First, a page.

The American Casualty Co. v. MAG Mutual Ins. Co.

Filing 920060713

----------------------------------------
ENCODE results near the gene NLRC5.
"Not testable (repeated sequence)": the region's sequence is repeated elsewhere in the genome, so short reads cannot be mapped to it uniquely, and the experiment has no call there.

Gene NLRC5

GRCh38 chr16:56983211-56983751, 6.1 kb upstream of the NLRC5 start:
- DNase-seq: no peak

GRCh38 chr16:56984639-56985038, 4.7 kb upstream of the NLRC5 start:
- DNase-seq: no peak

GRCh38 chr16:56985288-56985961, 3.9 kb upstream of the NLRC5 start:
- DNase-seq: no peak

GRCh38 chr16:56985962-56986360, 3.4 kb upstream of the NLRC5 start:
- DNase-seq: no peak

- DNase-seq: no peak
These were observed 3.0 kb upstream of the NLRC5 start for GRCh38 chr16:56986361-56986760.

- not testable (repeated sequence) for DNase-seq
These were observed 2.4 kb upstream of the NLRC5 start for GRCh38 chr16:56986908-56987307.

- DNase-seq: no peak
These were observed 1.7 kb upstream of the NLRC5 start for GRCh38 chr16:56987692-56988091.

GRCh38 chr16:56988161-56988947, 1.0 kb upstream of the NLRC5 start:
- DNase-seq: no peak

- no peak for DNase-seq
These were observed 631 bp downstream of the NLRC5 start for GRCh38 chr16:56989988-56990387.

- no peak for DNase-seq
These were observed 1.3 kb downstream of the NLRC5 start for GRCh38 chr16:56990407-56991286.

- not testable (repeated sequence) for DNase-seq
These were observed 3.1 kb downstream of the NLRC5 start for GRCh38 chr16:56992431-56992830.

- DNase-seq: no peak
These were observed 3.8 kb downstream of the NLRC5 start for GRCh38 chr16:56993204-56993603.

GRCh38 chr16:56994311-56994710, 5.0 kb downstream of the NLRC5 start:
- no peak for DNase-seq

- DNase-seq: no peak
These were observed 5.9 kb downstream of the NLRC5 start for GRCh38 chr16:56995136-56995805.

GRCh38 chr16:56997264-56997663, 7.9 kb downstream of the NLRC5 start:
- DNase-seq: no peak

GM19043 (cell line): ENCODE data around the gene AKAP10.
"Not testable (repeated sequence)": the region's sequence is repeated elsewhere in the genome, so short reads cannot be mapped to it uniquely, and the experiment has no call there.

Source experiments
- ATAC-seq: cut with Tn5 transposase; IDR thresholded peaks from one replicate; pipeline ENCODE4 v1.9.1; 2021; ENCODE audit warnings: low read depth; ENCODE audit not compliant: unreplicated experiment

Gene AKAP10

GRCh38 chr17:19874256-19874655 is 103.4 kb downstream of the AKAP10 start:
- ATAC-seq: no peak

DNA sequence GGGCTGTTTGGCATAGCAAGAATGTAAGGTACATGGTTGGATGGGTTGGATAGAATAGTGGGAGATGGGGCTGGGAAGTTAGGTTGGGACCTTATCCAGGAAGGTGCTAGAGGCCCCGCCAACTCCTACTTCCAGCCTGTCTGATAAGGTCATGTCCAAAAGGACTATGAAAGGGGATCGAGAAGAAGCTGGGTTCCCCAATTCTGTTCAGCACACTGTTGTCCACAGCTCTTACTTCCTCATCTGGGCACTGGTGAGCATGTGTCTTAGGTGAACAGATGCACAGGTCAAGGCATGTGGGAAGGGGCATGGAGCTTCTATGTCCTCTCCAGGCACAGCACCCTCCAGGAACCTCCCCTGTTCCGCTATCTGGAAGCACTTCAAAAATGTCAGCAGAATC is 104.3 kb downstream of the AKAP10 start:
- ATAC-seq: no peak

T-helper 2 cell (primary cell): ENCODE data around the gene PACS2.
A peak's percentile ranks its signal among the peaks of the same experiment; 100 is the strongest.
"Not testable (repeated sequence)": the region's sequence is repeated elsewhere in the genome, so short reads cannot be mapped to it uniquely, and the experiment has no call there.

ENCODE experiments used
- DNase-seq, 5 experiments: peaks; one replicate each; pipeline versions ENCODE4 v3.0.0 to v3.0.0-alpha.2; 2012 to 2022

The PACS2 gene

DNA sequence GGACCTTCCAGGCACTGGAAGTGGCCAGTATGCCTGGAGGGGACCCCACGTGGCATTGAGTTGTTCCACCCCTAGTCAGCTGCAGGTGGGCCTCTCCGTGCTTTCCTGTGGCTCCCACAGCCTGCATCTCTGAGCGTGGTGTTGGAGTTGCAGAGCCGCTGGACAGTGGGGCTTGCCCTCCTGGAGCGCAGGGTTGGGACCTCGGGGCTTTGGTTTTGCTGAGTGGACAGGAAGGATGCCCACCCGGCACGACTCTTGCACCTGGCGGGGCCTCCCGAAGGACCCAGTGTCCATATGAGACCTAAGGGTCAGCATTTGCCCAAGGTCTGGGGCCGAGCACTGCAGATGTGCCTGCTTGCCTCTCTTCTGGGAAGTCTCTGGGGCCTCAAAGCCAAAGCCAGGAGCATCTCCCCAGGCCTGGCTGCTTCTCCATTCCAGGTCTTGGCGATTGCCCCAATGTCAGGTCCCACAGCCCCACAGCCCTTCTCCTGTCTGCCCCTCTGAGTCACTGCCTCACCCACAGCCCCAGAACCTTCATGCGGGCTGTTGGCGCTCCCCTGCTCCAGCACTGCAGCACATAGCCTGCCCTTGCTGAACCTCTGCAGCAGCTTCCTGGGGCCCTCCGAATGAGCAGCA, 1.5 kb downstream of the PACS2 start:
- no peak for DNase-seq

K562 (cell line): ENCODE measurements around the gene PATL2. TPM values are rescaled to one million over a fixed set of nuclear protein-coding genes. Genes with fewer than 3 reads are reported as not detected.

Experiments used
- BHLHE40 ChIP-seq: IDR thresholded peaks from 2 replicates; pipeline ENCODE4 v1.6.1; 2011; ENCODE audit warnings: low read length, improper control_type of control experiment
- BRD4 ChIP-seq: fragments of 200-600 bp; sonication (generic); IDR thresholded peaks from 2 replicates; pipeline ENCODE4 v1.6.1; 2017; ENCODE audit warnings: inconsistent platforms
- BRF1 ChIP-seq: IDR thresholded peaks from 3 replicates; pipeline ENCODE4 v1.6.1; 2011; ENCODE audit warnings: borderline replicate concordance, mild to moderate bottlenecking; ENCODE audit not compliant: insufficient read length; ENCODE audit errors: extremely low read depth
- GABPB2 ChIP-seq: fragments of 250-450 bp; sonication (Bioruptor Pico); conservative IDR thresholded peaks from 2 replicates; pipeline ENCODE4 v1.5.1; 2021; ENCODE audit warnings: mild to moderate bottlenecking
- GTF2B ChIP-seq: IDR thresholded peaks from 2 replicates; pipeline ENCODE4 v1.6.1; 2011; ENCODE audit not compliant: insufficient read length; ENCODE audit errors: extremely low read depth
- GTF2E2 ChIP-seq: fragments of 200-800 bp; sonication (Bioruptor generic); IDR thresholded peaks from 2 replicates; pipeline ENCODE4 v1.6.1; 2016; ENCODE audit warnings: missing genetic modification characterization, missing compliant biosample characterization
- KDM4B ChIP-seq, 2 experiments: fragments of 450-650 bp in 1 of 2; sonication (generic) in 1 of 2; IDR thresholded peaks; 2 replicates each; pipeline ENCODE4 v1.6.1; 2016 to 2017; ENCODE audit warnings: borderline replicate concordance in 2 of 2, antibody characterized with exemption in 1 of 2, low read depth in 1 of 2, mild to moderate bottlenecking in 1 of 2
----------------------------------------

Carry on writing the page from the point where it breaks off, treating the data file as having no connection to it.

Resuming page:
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[DO NOT PUBLISH] IN THE UNITED STATES COURT OF APPEALS FOR THE ELEVENTH CIRCUIT ________________________ No. 06-11110 Non-Argument Calendar ________________________ FILED U.S. COURT OF APPEALS ELEVENTH CIRCUIT July 13, 2006 THOMAS K. KAHN CLERK D. C. Docket No. 05-01193-CV-JOF-1 THE AMERICAN CASUALTY COMPANY OF READING, PENNSYLVANIA, Plaintiff-Appellant, versus MAG MUTUAL INSURANCE COMPANY, Defendant-Appellee. ________________________ Appeal from the United States District Court for the Northern District of Georgia _________________________ (July 13, 2006) Before TJOFLAT, MARCUS and WILSON, Circuit Judges. PER CURIAM: Plaintiff-Appellant The American Casualty Company of Reading, Pennsylvania ("American Casualty") appeals from the district court's order granting complete summary judgment to Defendant-Appellee MAG Mutual Insurance Company ("MAG") on American Casualty's claims against MAG for reimbursement of sums expended in defending and satisfying a judgment against a mutual insured in a medical malpractice case. We reverse and remand. I. BACKGROUND Since 1995, J. L. Gayton, M.D., P.C. d/b/a Eyesight Associates of Middle Georgia ("Eyesight Associates") has employed Louis M. Schlesinger, O.D. ("Dr. Schlesinger"), as an optometrist. The terms of Dr. Schlesinger's employment contract with Eyesight Associates originally provided that he would receive professional malpractice coverage under Eyesight Associates' malpractice insurance plan. In 1998, however, this language was deleted and replaced with a provision stating that Eyesight Associates would "pay for and carry professional liability insurance insuring Dr. Schlesinger." In 2000, American Casualty issued an Optometric Protector Plan (the "American Casualty policy") to Dr. Schlesinger, effective from March 30, 2000, to March 30, 2001, with liability limits of $1,000,000 per claim and $3,000,000 in the aggregate. It covers "all amounts up to the limit of liability, which [Dr. 2 Schlesinger] become[s] legally obligated to pay as a result of injury or damage" caused by "a professional incident arising out of the supplying of or failure to supply professional services by [Dr. Schlesinger] or anyone for whose professional acts or omissions [Dr. Schlesinger is] legally responsible." (emphasis omitted). Among the "Conditions" listed in the American Casualty policy, however, is an "Other Insurance" provision: If you [(i.e., Dr. Schlesinger)] have other insurance which applies to the loss, the other insurance must pay first. It is the intent of this policy to apply to the amount of loss which is more than the limit of liability of the other insurance. We will not pay more than our limit of liability. (emphasis omitted). In 2001, MAG issued a Physicians and Surgeons Professional Liability Policy (the "MAG policy") to Eyesight Associates, effective from July 1, 2001, to July 1, 2002, with liability limits of $1,000,000 per loss and $3,000,000 in the aggregate. Under the heading "Professional Organization Coverages," the MAG policy covers "claims for civil damages arising from the providing, or failing to provide, medical professional services to patients by covered persons for whose acts [Eyesight Associates] is legally responsible." This coverage is likewise subject to an "other insurance" provision: "Insurance under this coverage is excess of and payable only after all other valid insurance and self-insurance limits of 3 coverage have been exhausted paying settlements and judgments." The MAG policy also includes a Blanket Employee Shared Limits Endorsement (the "Blanket Employee Endorsement"), which extends coverage to certain medical professional employees while in the course of their employment and under Eyesight Associates' supervision. The Blanket Employee Endorsement contains its own "other insurance" limitation: "This coverage is excess over other valid professional liability insurance which specifically names an individual or position."1 Dawn Weaks was a patient of Eyesight Associates who received treatment from Dr. Schlesinger and other Eyesight Associates employees. In June of 2002, Weaks and her husband filed suit in Georgia state court against Eyesight Associates, Dr. Schlesinger, and two other doctors employed there, alleging negligence in failing to diagnose and treat Dawn Weaks's eye condition. Following a jury trial, the state court entered judgment against Dr. Schlesinger and Eyesight Associates, jointly and severally, in the amount of $750,000. Although In the "General Rules" section of the MAG policy, there is an additional "Other insurance" provision that states: A medical practice claim that's covered under this policy may also be covered under other insurance available to you, either with this Company or other companies. Except as otherwise provided by this policy, we'll pay that portion of your loss which the Each Loss Limit of your coverage under this policy is to the total of all limits that apply. But we won't pay more than the limits of your coverage under this policy. 4 1 MAG defended Eyesight Associates during the litigation, it was American Casualty that satisfied the $750,000 judgment and paid the $76,415.90 in costs for Dr. Schlesinger's defense. In 2005, American Casualty filed suit against MAG in federal district court, alleging that Dr. Schlesinger had been covered not only by the American Casualty policy but also the MAG policy­and that MAG was therefore obligated to pay a share of the $750,000 judgment and Dr. Schlesinger's defense costs. Although both policies contained "other insurance" clauses that "attempt[ed] to limit the liability of each to only excess coverage if another insurance policy exists and provides coverage," American Casualty claimed that these provisions were irreconcilable and therefore canceled each other out, resulting in a division of liability among the insurers on a pro rata basis. In response, MAG claimed that Dr. Schlesinger was not acting within the scope of his employment when he treated Dawn Weaks, and thus was not insured under the MAG policy. Even if Dr. Schlesinger was insured, MAG claimed, the policies' "other insurance" clauses were not in direct contradiction, and could be reconciled by treating American Casualty as the primary insurer and MAG as an excess insurer. As the Weaks judgment did not exceed American Casualty's policy limits, MAG argued, MAG owed nothing. Both parties moved for summary judgment. 5 After considering the summary judgment evidence, the district court found that Eyesight Associates supervised Dr. Schlesinger such that he was covered under the Blanket Employee Endorsement in the MAG policy. As for the "other insurance" dispute, however, the district court agreed with MAG's argument that its policy should be treated as an excess policy, while American Casualty's policy should be treated as the primary policy. The proper comparison, the court determined, was between American Casualty's "other insurance" clause and the "other insurance" limitation contained in MAG's Blanket Employee Endorsement, not the "other insurance" limitation contained in MAG's Professional Organization Coverages section. According to the Blanket Employee Endorsement, the district court held, coverage kicks in only after the limits of professional liability insurance such as the American Casualty policy have been exhausted. As that did not occur here, the district court explained, MAG owed nothing on behalf of Dr. Schlesinger or Eyesight Associates, which was liable only in the vicarious sense, and therefore treated as one with Dr. Schlesinger for purposes of pro rata contribution. Accordingly, the district granted summary judgment to MAG and denied summary judgment to American Casualty. As a result, the clerk entered a take-nothing judgment against American Casualty, which now appeals. 6 II. STANDARD OF REVIEW We review the district court's ruling on motions for summary judgment de novo, applying the same legal standards that bound the district court. Nat'l Fire Ins. Co. of Hartford v. Fortune Constr. Co., 320 F.3d 1260, 1267 (11th Cir. 2003). Summary judgment is appropriate when "the pleadings, depositions, answers to interrogatories, and admissions on file, together with the affidavits, if any, show that there is no genuine issue as to any material fact and that the moving party is entitled to judgment as a matter of law." Fed. R. Civ. P. 56(c). "On a summary judgment motion, the record and all reasonable inferences that can be drawn from it must be viewed in the light most favorable to the non-moving party." Nat'l Fire Ins. Co. of Hartford, 320 F.3d at 1267. III. DISCUSSION On appeal, American Casualty contends that the district court erred by applying the "other insurance" clause of the MAG policy while failing to give effect to the "other insurance" clause of the American Casualty policy. In reality, American Casualty argues, the MAG and American Casualty policies are both primary policies that contain "other insurance" clauses of a type known as "excess" clauses.2 These excess clauses, American Casualty contends, are mutually An "excess" clause "provides that an insurer will pay a loss only after other available primary insurance is exhausted." 1 Lee R. Russ & Thomas F. Segalla, Couch on Insurance 7 2 repugnant, and Georgia law indicates that in such circumstances the insurers share in liability on a pro rata basis. MAG concedes that Georgia law governs this dispute, but maintains that the district court properly treated the Blanket Employee Endorsement as excess coverage­and therefore insufficient to constitute "other insurance" for purposes of triggering the American Casualty policy's "other insurance" clause. Under Georgia law, "[a]n insurance contract is governed by the ordinary rules of construction and should be construed to ascertain the intention of the parties. In discovering the intent of the parties, the whole instrument should be considered together, along with the surrounding circumstances." Progressive Preferred Ins. Co. v. Brown, 413 S.E.2d 430, 431 (Ga. 1992) (internal citations omitted). "[T]he interpretation of an insurance policy, including the determination and resolution of ambiguities, is a question of law for the court to decide." Giddens v. Equitable Life Assurance Soc'y of the U.S., 445 F.3d 1286, 1297 (11th Cir. 2006). Georgia caselaw indicates that, when two insurance policies covering the § 219:5 (3d ed. 1999). The other basic types of "other insurance" clauses are the "pro rata" clause and the "escape" clause. Id. A pro rata clause "provides that the insurer will pay its share of the loss in the proportion its policy limits relates to the aggregate liability coverage available." Id. An escape clause "provides that an insurer is absolved of all liability where other coverage is available." Id. 8 same risk both contain "other insurance" clauses that cannot be reconciled, those clauses cancel each other out and the insurers share in liability pro rata. See State Farm Fire & Cas. Co. v. Holton, 205 S.E.2d 872, 874 (Ga. Ct. App. 1974) ("Where . . . both insurers attempt to limit their liability to excess coverage `if there is other insurance,' then the clauses are irreconcilable, cancel each other out, and the liability is to be divided equally between them."); S. Home Ins. Co. v. Willoughby, 182 S.E.2d 910, 914 (Ga. Ct. App. 1971) ("As the excess and escape clauses here are logically irreconcilable, they cancel one another out and have no more effect than as if they were never written."). However, the mere fact that two policies contain "excess" clauses­even if the clauses are identical­does not necessarily mean that the clauses are irreconcilable. For example, [t]he risk covered by automobile liability policies is primarily liability arising from use of the automobile described in the policy and the risk is often extended to liability arising from the use of other automobiles. When automobile liability policies issued to the owner and to the driver both cover an injury, and one or both of the policies contains an excess insurance clause pertaining to non-ownership coverage, it is usually held that the policy issued to the owner of the vehicle is the "primary" policy and the insurer issuing it is liable up to the limits of the policy without apportionment. The policy providing that it shall be excess insurance as to non-ownership coverage is not regarded as collectible until the limit of liability of the primary policy is exhausted. Chicago Ins. Co. v. Am. S. Ins. Co., 156 S.E.2d 143, 146 (Ga. Ct. App. 1967); cf. Ga. Mut. Ins. Co. v. S. Gen. Ins. Co., 351 S.E.2d 658, 660 (Ga. Ct. App. 1986) 9 (although auto owner's and permissive driver's policies contained identical excess coverage clauses, the clauses were dependent on the non-owner status of the driver, and the excess clause in the owner's policy therefore had no effect). Here, the district court stated that, if it were "comparing [MAG's] general `other insurance' clause to American Casualty's clause, it might find that they were identical and irreconcilable. However, Dr. Schlesinger's coverage on the [MAG policy] is only under the Blanket Employee Endorsement. Thus, it is that endorsement's limitation which is the relevant comparator." 3 The district court then reconciled the clauses as follows: The court finds that the sensible reading of the [MAG] policy is that it is generally designed to insure Eyesight Associates for medical malpractice claims brought against it. Eyesight Associates and [MAG] then also contracted for an endorsement that allows for coverage of employees of Eyesight Associates, but only after the insurance those employees have individually obtained has been exhausted. The coverage statement in the Blanket Employee Endorsement achieves that result. Although the district court identified no authority to support this analysis, MAG cites Greenbriar Shopping Ctr., Inc. v. Lorne Co., 310 F. Supp. 303, 307 (N.D. Ga. 1969), aff'd 424 F.2d 544 (5th Cir. 1970), arguing that "primary policy excess `other insurance' clauses and general excess provisions are not conflicting or By MAG's "general `other insurance' clause," the district court means the excess clause contained in the MAG policy's Professional Organization Coverages section. 10 3 irreconcilable because excess clauses do not constitute `other insurance' within primary policies." Unlike the instant case, however, Greenbriar involved a conflict between one policy containing an excess clause and another policy containing a pro rata clause, not a conflict between two excess clauses. See id. ("The reported cases indicate that excess insurance does not constitute `other insurance' withing the meaning of a pro rata clause. Therefore, unless the policy containing the pro rata clause is not sufficient to cover the loss, then the excess insurance does not attach.") (emphasis added); cf. Garmany v. Mission Ins. Co., 785 F.2d 941, 947 n.6 (11th Cir. 1986) ("The general rule is that in cases of overlapping coverage, an `excess clause' will prevail over a `pro-rata' clause."); Russ & Segalla, supra, § 219:51 ("As a general rule, where an excess clause and a pro rata clause appear in concurrently effective policies, the pro rata clause is disregarded and full effect is given to the excess clause, making the pro rata policy the primary insurance."). Thus, Greenbriar does not support MAG's argument or the district court's analysis. MAG also argues that, notwithstanding the presence of excess clauses in both insurance policies at issue, only MAG's excess clause should be given effect, because the American Casualty policy is the "primary" policy: American Casualty fails to recognize the distinction between a primary policy that seeks to become excess in the event of other 11 primary insurance, and a policy which expressly states that, in the event of a stated contingency such as the mutual insured being specifically named in another policy providing coverage for the loss, the policy will operate only as excess insurance. In the latter type, which is representative of [MAG's] excess provision, the insurer never intended to act as a primary insurer. We disagree, for several reasons. First of all, the American Casualty policy's excess clause does not specifically refer to "other primary insurance." It simply states in relevant part that "[i]f you have other insurance which applies to the loss, the other insurance must pay first." (emphasis omitted). Second, the attempt to distinguish the excess clause in the Blanket Employee Endorsement on the basis that it operates upon the "stated contingency" of "the mutual insured being specifically named in another policy providing coverage for the loss," is not persuasive here. The purported "contingency" is nothing more than the existence of other valid professional liability insurance that names an individual or position (as American Casualty's policy does), which is not that different from the contingency inherent in the language of the American Casualty excess clause quoted above: "If you have other insurance which applies to this loss . . . ." (emphasis added). Finally, the very language of the excess clause in the Blanket Employee Endorsement belies MAG's claim that it "never intended to act as a primary insurer" with respect to such coverage. The Blanket Employee Endorsement is not 12 written like umbrella or "true" excess coverage, which expressly provides nothing but excess coverage over and above certain primary coverage. See Atkinson v. Atkinson, 326 S.E.2d 206, 214 (Ga. 1985) ("[U]mbrella coverages . . . are regarded as true excess over and above any type of primary coverage, excess provisions arising in regular policies in any manner, or escape clauses.") (emphasis added) (citation omitted); Cincinnati Ins. Co. v. St. Paul Fire & Marine Ins. Co., 474 S.E.2d 78, 80 (Ga. Ct. App. 1996) (umbrella liability endorsement provided that insurer would pay "[e]xcess insurance over and above the amounts provided for in basic policies" or "damages arising out of claims or legal actions anywhere in the world covered by this endorsement which are either excluded or not covered under your basic policies."). To the contrary, the Blanket Employee Endorsement expressly "extends coverage to the medical professional employees described below," but then seeks to become excess "over other valid professional liability insurance which specifically names an individual or position." This is not the language of an umbrella or excess policy, but a primary policy that seeks to become excess in the event of other insurance. See Atkinson, 326 S.E.2d at 213-14 (comparing excess policy with primary policy containing an excess clause). Thus, the district court erred in determining that "[MAG's] policy is an `excess' policy while American Casualty's is a `primary' policy." 13 Having clarified that this case involves two primary policies, each of which contains a relevant excess clause, we agree with American Casualty that those excess clauses conflict irreconcilably.4 Each excess clause plainly attempts, in the circumstances of the instant case, to shift primary liability to the "other insurance," that is, the other policy. The MAG policy, via the Blanket Employee Endorsement, constitutes "other insurance" for purposes of triggering the American Casualty excess clause, while the American Casualty policy, which specifically names Dr. Schlesinger and provides professional liability coverage, triggers the Blanket Employee Endorsement excess clause in the MAG policy. Cf. Willoughby, 182 S.E.2d at 914; Bradshaw v. St. Paul Fire & Marine Ins. Co., 226 F. Supp. 569, 576 (N.D. Ga. 1964) (although excess provisions in two primary insurances policies were written differently, they were "mutually repugnant" because "[b]oth policies in question provide that if there be other insurance, each shall be responsible only for excess over any other valid and collectible insurance"). Thus, the excess clauses cancel each other out, and pro rata MAG did not challenge the district court's determination that Dr. Schlesinger was covered under the Blanket Employee Endorsement, or that the endorsement's excess clause was the relevant comparator (as opposed to the Professional Organization Coverages excess clause). Likewise, there was no challenge to the district court's determination that "[w]here there is an `active' tortfeasor, like Dr. Schlesinger, and a tortfeasor whose liability is based solely on its status as an employer of the `active' tortfeasor, as Eyesight Associates' is, the active and vicarious tortfeasor are treated as one for purposes of determining contribution." See St. Paul Fire & Marine Ins. Co. v. MAG Mut. Ins. Co., 433 S.E.2d 112, 114 (Ga. Ct. App. 1993). Accordingly, we will not revisit these determinations in this appeal. 14 4 distribution of liability is warranted. See Willoughby, 182 S.E.2d at 914; Holton, 205 S.E.2d at 874-75; Bradshaw, 226 F. Supp. at 576-77. IV. CONCLUSION The district court erred in determining that the American Casualty policy's excess clause did not conflict with the excess clause contained in the MAG policy's Blanket Employee Endorsement. The two clauses conflict irreconcilably, and both insurers therefore share in liability on a pro rata basis. American Casualty states that, "[b]ecause the policies provide identical $1 million coverage limits . . . liability for the Weaks Lawsuit is to be divided equally between MAG and American Casualty." MAG offers no response to this argument, or to American Casualty's conclusion that "American Casualty is entitled to judgment requiring equal proration between MAG and American Casualty of the costs of defense and judgment in the Weaks Lawsuit."5 We therefore see no reason to reach a different resolution. The judgment of the district court is reversed, and the case is remanded for entry of judgment consistent with this opinion. REVERSED AND REMANDED. There is no claim, for example, that such a result would be inconsistent with the pro rata clause contained in the MAG policy's "General Rules" section. See supra note 1. 15 5